NEW DELHI: After a troublesome 2020, the country’s real estate sector sees 2021 as a year of recovery. The sector feels that the recent steps taken by the Reserve Bank of India (RBI) and the government in terms of reducing repo rate and slashing stamp duty will mitigate the impact of Covid-19 and play an important role in attracting buyers.
Amid lower interest rates and varied offers by developers, home sales at top seven cities touched nearly 50,900 units in Q4 2020, rebounding to nearly 86 per cent of the corresponding period in 2019, said Anarock Property Consultants in a recent report. For the full 2020, housing sales fell 47 per cent year-on-year to 1.38 lakh units across the seven cities.
“As far as the residential market is concerned, we are already seeing demand gradually returning, especially in the fourth quarter of 2020. We hope to see the momentum continue in the next year as well,” said Anurag Mathur, CEO, Savills India.
According to Anshuman Magazine, Chairman & CEO, India, South East Asia, Middle East & Africa, CBRE, a gradual improvement in sales across all segments is expected, although mid-income (Rs 45 lakh- Rs 1 crore) and budget (less then Rs 45 lakh) categories are expected to be the key focus areas among homebuyers and “are expected to perform relatively better.” Luxury realty developers also expect to see strong demand next year.
“While in the super luxury segment, in Q2 alone, we achieved sales close to Rs 350 crore. From June till date a total of 20 units of super-luxury housing project ‘The Camellias’ has been sold worth close to Rs 500 crore. And these are between Rs 25-50 crore. Going forward, we are optimistic of seeing a strong demand for homes in the luxury segment,” said Karan Kumar, chief marketing officer DLF.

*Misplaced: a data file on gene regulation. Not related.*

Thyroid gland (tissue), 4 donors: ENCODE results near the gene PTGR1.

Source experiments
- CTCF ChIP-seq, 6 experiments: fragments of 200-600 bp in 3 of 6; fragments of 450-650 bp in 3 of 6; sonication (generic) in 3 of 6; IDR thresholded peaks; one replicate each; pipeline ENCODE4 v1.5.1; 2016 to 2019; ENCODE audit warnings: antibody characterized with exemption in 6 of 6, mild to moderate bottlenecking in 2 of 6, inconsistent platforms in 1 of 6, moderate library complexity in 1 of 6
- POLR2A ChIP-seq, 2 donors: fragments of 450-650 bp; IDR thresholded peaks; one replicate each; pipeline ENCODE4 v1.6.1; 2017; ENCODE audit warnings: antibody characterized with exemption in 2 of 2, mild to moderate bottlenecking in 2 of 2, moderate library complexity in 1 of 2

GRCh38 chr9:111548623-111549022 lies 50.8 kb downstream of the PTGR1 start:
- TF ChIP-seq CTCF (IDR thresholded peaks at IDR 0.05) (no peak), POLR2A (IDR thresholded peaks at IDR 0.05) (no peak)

According to Kumar, DLF's sales bookings in the first half of this fiscal crossed Rs 1,000 crore as sales in the second quarter rose sharply to Rs 853 crore from Rs 152 crore in the previous quarter, indicating a very quick recovery.
However, there still remain some major concerns.
"There are indicators that point towards recovery in the sector at a less than desired pace. The steps announced by the GOI and RBI mitigate the COVID-19 impact to a certain extent but do not address the prolonged problems of the realty sector which has been ailing due to the challenges created by an array of factors over the past few years," said Satish Magar, President, CREDAI National.
Mathur of Savills says that there is still a degree of uncertainty regarding subsequent waves of the pandemic, as seen in the rest of the world. "As a result, businesses and investors remain cautious about making big financial commitments. Secondly, we have seen significant damage to various sectors, like hotels and retail, which will take a long time to recover," he said.